RACING IN THE 30'S
SOME DIFFERENCES TO MODERN RACING
In many ways Grand Prix racing in the 1930's resembled modern Formula 1 racing. There are however a few points that have to be mentioned:
The engines were started by hand. In the late 30's the German teams introduced external electric starters. There was no parade lap, the cars started direct from the grid.
The faces of the drivers were much more easy to recognize in those days as the drivers only used goggles and small helmets. The cars were also more open and often the driving technique differed a lot between the drivers. It was e.g. impossible to mistake Nuvolari in his bright yellow shirt for someone else. However, with several cars for each team, color codes were introduced by the teams both on the drivers' helmets and on the cars. Because of the rarity of color pictures from the era it is hard to study the color codes but the Mercedes-Benz codes from 1938 are known. The car radiators and helmets were as follows:Pit signals:Caracciola - white, von Brauchitsch - red, Lang - blue, Seaman - green.
The idea of pit signaling came from INDY 500 and was introduced in Europe by Mercedes-Benz team manager Alfred Neubauer in 1926. In addition to the traditional pit boards a multitude of color coded flags were also often used by the teams. For example a red flag meant run slower, a green flag meant run faster, a white flag with red cross asked the driver to make a pitstop and so on.
The tyre manufactures of those days had no chance to build tyres that could stand the force of 600 BHP cars at full speed. You could say that the cars were faster than the tyres. Therefore the drivers had a wide choice of race strategy. A driver could go very fast and destroy his tyres in 2-3 laps or go slowly trying to save the tyres for the full race distance. It was not unusual in those days to see charges with a driver coming through the field only to fall back a lap or two later.
Width was usually 5.5" front and 7" rear.
The praxis was that slower cars kept to the right and was passed to the left. Because of the great dangers involved drivers discipline seem to have been much higher than nowadays. In those days the drum brakes had a hard time to keep up with the forces involved and the drivers usually tried to have some safety margin between the cars so that they did not have to rely too much on hard braking. Note that the driver in front was supposed to give room, even if he was on the same lap. A driver depending too much on blocking or using his "right of line" as it is called nowadays could find himself in trouble! See for example Caracciola in Swiss GP 1936 or Hasse at Avusrennen 1937.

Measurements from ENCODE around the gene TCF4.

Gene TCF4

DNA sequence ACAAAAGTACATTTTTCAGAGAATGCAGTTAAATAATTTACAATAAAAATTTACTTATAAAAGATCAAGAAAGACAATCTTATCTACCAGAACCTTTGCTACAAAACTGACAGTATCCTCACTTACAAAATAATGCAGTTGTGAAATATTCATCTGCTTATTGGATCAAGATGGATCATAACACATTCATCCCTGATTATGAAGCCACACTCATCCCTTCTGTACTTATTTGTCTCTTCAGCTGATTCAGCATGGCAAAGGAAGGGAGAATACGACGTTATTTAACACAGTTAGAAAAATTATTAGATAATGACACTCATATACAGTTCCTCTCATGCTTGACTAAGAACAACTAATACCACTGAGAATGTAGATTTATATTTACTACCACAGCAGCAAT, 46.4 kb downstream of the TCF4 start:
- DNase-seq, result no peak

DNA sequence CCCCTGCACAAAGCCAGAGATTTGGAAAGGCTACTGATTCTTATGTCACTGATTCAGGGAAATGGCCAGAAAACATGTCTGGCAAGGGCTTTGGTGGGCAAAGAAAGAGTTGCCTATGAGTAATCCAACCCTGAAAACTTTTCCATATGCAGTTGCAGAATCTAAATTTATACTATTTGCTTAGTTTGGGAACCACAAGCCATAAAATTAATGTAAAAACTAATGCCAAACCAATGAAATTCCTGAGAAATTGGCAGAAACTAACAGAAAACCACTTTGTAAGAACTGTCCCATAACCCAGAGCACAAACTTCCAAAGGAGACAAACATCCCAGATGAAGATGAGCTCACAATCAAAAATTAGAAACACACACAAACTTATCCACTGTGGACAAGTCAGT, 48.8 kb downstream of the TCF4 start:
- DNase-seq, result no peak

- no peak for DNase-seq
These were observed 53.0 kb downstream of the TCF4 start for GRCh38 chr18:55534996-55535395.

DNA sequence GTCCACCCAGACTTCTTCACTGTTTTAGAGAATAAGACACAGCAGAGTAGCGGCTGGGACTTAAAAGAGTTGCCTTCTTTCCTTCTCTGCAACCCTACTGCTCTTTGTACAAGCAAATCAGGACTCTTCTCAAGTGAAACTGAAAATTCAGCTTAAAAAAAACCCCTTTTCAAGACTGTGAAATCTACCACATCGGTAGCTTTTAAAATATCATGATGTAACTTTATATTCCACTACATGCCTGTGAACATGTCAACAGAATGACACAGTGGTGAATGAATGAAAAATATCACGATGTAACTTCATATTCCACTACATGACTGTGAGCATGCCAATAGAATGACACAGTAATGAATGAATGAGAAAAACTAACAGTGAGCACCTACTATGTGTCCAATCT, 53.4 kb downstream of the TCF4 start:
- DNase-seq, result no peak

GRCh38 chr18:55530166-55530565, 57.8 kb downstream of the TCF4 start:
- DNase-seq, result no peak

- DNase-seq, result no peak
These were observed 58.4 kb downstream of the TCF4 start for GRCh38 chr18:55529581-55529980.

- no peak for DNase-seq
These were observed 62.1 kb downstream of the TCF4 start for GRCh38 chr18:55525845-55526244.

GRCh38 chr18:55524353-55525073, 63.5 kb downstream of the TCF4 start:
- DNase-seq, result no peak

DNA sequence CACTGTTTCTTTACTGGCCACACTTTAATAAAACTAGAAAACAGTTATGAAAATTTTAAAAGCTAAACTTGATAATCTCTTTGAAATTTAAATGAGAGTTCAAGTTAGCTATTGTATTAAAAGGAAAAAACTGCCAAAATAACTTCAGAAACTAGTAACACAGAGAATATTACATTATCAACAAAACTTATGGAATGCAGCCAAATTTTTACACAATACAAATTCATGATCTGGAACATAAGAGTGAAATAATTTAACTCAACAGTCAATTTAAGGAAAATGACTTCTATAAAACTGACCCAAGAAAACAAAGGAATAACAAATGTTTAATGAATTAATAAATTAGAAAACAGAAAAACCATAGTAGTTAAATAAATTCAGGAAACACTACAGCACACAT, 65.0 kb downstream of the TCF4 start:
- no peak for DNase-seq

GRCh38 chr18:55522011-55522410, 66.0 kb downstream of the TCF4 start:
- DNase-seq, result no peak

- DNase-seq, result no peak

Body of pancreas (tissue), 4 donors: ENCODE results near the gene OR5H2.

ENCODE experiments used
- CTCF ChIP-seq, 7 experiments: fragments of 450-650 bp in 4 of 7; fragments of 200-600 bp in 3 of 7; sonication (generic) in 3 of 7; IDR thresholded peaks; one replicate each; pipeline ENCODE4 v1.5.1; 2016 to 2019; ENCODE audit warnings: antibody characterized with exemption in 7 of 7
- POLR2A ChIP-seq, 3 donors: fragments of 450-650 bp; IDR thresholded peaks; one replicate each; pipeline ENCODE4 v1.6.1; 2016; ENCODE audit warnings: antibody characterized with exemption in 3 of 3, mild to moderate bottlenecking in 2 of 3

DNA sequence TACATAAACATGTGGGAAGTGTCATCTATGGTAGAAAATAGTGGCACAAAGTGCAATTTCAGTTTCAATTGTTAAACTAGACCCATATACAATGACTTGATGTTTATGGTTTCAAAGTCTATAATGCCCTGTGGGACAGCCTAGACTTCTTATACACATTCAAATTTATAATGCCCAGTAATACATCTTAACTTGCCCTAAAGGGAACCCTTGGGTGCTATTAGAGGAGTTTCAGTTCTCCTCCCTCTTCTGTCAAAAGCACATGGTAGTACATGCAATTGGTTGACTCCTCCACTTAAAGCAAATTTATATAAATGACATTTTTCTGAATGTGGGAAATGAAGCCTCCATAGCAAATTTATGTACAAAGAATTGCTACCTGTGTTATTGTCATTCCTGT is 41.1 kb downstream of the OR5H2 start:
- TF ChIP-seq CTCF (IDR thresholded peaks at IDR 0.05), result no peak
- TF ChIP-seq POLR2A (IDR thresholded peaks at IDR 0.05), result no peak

On the longer tracks there was often a second pit at halfway point on the track for tyre changes as the tyres quite often were destroyed suddenly. During the pitstops there were a limit on how many mechanics could work on the car. The number was either 2 or 3. There was no international rule, the local organizers did the selection. The general rule was that the number was 2 for races when no refueling was expected. With refueling the number was 3 but at Tripoli for example the number was always 2. There were different rules for different races, whether the mechanics could push the car to a restart or not. The engine had to be stopped during refueling. Refueling happened at about the same speed as for a modern F1 car, 12 litres/second.Fuel:
The choice of fuel was free and each manufacturer and team had their secret mixtures of more or less explosive stuff. Here is an example from Mercedes-Benz:End of Race:
Unlike today when all cars are flagged off as soon as possible after the winner has passed the finish line, in the pre-war era the backmarkers often got some extra time to complete the full laps before the race was definitely over. The time seemed to have changed from race to race but was mostly somewhere between 15-30 minutes. This explains the fact that curious times can sometimes be found in the results lists from this era.Results:
The biggest change to modern rules is that you had to finish to be classified, an engine failure on the last lap could be devastating. This rule lived on into postwar F1 racing. A classic example is the Italian GP 1953 where Ascari, while leading, spun at the last corner on the last lap. As there were only three cars remaining on the same lap as the leader he should nowadays have collected 4 points for a third place, as Frentzen in Brazil 1999. However in 1953 it was Villoresi, a lap behind, who got the third place, and Ascari never appeared in the results.